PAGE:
Five things to know about the dangers of Manitoba’s northern wilderness

B.C. murder suspects Kam McLeod and Bryer Schmegelsky are still on the run

RCMP search an area near Gillam, Man. in this photo posted to their Twitter page on Tuesday, July 30, 2019. (THE CANADIAN PRESS/Twitter, Manitoba RCMP

The RCMP have been searching a remote area in northern Manitoba for more than a week trying to find murder suspects Bryer Schmegelsky and Kam McLeod.

A burned-out vehicle the fugitives were driving was found near the town of Gillam, Man., 1,000 kilometres northeast of Winnipeg.

READ MORE: Military pulls back, RCMP ‘scales down’ manhunt for B.C. murder suspects

Authorities have called the landscape unforgiving, and officials in the area say it’s a treacherous place this time of year, even for seasoned hunters and trappers. Here are some of the dangers:

TERRAIN

John McDonald, Gillam’s deputy mayor, says the area in the summer is covered in muskeg — bog consisting of water and partially dead vegetation often covered by moss.

“You can be walking along on it and all of a sudden break through to the water,” he says.

There are trapping trails, he adds, but those usually run a little more than a kilometre before reaching wet areas.

Daryll Hedman, a big game biologist with the provincial government, says the area has a lot of creeks and rivers the suspects would have to swim across.

Utility line workers often wait until winter to walk go into the area, he says. “Because you’ve got good, frozen ground underneath you.”

BUGS AND WILDLIFE

Blood-sucking insects are a big problem in the region, and there are a lot of them in the summer, Hedman says.

“The bugs up there, they are unreal,” he says of the mosquitoes, sandflies and horseflies.

McDonald says black bears and wolves are in the area, but they mostly leave people alone. Polar bears, which have been known to stalk people, have also been spotted outside Gillam.

WEATHER

Temperatures were as high as 30 C when the search for the suspects began in Manitoba a week ago, McDonald says. But overnight lows have dipped down to single digits.

“If you are wet, it’s quite easy to get hypothermia when it’s plus eight degrees outside,” he says. “But we don’t know what kind of supplies they have.”

FOOD

Besides hunting, there’s not much food to be found.

“We don’t have much for berries out yet,” Hedman says. “They would need to do some scavenging or catching the odd rabbit.”

There are caribou in the area, but McDonald says “that’s not something that you are just going to wander into the wilderness and feed yourself with whenever you get hungry.”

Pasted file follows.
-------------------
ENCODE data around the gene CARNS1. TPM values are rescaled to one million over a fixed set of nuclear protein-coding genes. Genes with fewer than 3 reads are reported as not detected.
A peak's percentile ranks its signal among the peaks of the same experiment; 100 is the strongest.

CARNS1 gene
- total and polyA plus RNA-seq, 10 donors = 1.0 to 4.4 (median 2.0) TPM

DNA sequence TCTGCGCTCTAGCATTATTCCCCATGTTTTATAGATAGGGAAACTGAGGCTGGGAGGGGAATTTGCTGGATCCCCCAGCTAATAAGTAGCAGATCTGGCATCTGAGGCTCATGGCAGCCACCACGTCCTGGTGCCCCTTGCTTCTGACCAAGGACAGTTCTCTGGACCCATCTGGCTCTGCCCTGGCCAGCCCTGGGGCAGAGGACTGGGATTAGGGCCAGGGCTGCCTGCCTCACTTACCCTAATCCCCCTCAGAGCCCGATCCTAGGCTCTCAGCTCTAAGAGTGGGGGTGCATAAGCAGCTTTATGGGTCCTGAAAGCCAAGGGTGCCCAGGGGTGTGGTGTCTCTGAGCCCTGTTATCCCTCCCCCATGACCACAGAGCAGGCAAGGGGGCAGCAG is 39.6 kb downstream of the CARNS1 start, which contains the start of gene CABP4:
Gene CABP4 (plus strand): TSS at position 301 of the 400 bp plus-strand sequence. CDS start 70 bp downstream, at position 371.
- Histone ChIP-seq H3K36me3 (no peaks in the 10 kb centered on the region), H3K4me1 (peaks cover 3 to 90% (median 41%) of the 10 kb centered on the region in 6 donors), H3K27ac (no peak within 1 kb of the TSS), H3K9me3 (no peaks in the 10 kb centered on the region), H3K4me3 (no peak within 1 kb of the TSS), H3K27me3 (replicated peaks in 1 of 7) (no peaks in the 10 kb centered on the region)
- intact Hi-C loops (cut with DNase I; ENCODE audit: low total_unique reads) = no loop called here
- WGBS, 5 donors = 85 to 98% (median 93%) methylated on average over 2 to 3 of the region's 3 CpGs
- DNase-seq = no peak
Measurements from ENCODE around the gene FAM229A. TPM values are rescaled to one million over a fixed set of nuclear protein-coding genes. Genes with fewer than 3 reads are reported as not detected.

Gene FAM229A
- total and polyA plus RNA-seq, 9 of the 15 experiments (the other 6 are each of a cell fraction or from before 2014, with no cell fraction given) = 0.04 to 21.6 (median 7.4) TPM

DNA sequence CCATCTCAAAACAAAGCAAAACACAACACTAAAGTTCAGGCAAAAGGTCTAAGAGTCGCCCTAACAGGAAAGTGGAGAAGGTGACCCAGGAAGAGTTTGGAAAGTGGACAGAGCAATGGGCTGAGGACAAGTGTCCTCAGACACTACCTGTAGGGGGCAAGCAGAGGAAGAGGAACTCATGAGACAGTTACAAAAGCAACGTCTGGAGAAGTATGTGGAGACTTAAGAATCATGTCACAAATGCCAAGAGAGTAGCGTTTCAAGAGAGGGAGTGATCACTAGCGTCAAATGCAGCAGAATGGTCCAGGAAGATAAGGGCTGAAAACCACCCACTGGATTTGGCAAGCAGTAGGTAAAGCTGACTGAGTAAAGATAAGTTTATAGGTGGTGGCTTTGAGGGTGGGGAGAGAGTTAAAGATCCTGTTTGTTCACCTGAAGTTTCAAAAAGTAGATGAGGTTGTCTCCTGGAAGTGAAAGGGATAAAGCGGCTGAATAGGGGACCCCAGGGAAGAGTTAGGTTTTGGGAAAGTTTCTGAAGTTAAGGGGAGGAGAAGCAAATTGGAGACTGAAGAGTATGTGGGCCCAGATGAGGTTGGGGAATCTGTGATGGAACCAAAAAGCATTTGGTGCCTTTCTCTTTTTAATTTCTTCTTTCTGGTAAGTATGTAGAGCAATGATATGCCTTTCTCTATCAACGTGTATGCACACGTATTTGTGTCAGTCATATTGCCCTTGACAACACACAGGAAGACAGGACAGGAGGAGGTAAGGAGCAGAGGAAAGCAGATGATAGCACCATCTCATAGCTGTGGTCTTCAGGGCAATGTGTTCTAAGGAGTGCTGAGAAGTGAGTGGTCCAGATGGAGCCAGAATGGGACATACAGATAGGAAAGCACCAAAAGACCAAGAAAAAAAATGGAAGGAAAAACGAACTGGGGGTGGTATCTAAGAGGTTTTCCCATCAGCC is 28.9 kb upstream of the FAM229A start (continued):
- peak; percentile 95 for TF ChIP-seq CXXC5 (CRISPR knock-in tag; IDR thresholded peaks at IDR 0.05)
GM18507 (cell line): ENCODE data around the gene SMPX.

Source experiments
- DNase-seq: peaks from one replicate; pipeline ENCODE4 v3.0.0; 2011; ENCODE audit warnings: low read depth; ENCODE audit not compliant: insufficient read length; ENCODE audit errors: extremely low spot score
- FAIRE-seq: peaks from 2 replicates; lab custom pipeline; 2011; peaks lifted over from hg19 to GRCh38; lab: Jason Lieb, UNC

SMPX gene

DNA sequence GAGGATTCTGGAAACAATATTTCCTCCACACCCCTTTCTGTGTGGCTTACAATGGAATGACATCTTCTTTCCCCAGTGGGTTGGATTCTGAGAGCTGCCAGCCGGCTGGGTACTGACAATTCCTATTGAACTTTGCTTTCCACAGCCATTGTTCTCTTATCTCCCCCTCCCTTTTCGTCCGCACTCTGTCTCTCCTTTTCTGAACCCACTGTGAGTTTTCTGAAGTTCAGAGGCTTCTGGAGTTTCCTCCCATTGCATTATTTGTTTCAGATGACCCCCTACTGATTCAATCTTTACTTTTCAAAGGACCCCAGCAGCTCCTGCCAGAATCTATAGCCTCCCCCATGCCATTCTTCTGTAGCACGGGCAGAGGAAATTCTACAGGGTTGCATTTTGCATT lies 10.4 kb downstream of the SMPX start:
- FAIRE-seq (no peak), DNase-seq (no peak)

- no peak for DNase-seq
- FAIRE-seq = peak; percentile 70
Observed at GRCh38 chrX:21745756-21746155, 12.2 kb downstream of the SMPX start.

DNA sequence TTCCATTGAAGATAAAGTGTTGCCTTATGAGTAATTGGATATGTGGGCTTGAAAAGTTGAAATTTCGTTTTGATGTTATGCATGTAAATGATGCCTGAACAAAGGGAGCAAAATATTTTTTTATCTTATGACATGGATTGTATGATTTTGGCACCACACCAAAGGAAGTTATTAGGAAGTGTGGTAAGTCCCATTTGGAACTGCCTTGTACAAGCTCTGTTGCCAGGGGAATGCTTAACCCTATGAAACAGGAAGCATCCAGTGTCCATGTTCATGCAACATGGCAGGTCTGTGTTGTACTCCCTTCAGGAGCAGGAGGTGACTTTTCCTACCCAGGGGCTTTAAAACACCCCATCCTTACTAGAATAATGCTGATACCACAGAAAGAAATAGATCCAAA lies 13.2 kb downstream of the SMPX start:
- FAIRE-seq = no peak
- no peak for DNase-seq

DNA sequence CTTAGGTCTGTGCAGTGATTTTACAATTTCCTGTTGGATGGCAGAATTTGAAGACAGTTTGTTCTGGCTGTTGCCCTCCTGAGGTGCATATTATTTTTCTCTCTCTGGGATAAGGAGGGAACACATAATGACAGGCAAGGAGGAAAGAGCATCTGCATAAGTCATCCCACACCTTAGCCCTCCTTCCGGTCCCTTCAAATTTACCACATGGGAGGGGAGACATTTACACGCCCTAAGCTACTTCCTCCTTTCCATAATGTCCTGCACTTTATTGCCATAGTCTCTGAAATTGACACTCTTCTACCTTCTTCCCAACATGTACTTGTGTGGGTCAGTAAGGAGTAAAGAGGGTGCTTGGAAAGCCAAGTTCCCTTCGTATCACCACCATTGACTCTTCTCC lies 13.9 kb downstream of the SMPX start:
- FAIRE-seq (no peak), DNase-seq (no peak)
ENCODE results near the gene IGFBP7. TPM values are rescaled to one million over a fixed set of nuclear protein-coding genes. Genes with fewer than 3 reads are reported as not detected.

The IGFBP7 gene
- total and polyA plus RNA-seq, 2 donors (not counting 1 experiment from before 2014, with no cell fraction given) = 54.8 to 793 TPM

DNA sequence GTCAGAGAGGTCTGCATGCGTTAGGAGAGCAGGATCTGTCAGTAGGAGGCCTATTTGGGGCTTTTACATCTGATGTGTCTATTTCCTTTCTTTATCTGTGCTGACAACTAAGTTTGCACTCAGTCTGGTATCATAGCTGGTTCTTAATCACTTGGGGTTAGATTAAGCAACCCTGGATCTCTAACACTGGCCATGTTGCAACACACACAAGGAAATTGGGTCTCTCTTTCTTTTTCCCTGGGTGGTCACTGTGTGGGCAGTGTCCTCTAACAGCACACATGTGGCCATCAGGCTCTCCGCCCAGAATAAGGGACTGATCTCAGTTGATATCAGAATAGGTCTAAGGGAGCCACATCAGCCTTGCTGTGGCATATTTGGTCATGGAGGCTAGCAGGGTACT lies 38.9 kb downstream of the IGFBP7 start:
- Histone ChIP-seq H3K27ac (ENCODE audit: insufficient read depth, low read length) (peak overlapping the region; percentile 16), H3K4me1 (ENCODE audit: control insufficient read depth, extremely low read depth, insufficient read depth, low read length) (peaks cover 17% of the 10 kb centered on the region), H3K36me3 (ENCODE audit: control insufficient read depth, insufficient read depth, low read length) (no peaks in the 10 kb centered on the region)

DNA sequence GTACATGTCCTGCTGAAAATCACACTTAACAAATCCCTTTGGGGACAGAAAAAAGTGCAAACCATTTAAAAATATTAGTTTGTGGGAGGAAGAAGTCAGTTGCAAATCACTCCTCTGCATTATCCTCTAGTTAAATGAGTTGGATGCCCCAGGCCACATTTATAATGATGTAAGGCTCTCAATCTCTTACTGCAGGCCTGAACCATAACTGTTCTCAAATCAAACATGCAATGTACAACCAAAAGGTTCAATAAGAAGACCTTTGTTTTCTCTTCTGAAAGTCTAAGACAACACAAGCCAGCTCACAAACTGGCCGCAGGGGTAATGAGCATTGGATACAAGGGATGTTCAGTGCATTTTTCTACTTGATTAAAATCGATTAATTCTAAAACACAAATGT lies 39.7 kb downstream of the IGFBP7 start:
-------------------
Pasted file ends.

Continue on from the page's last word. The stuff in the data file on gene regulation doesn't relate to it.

RELATED:

TRANSPORTATION

There is only one road into Gillam and one road into nearby Fox Lake Cree Nation. To the southeast, the community of York Landing is only accessible by plane or boat.

“Any other areas around there, they have winter roads, but they aren’t frozen,” Hedman says. “You still have swamps, rivers and lakes to cross.”

The Nelson River to the west can’t be crossed because its current is too swift, he adds. To the east, there is more muskeg, then Hudson Bay.

Trains go south to Winnipeg and north to Churchill, where the rail line ends.

The Canadian Press

Like us on Facebook and follow us on Twitter

Just Posted

Abbotsford mayor: Can city cut weedy medians and bill province?

Residents keep complaining about poorly maintained highway median

Nitro Circus landing in Abbotsford in May

Popular action sports event tour bringing ‘You Got This’ tour to Rotary Stadium

Developer hopes to build 300 homes near Highstreet

City of Abbotsford has also received application for a large apartment building on McCallum

Abbotsford’s Lucie Romeo earns Olympic funding

Local youth rugby player one of 30 named to RBC Training Ground Program

Abbotsford Pilots continue up-and-down season

PJHL club wins in Langley, shutout on home ice by Mission

VIDEO: Canadian allergists’ group wants Benadryl behind the counter due to side effects

Some doctors say the medication is over-used because of its easy availability

Yelling at your dog might hurt its long-term mental health: study

Researchers find dogs trained using negative reinforcement are more ‘pessimistic’

Vancouver Island soap company releases Lucky Lager beer soap

Beer-infused olive oil soap comes out just in time for holiday shopping

Jagmeet Singh says he’ll vote against throne speech if NDP requests not met

Singh is to meet with Prime Minister Justin Trudeau on Thursday

Community uses loophole to paint 16 rainbow crosswalks after B.C. council says no

So far 11 rainbows are painted and five planned, all since council denied the first proposal in September

Workers’ camp at LNG facility in Kitimat takes shape

Extensive worker camp now being assembled

Former B.C. youth pastor guilty on one of five sexual assault allegations

Judge cites reasonable doubt in finding Cloverdale couple not guilty of majority of charges

238 and counting: Vancouver gelato shop sets Guinness World record for most flavours

Vince Misceo has come up with 588 different flavours over the decades

Most Read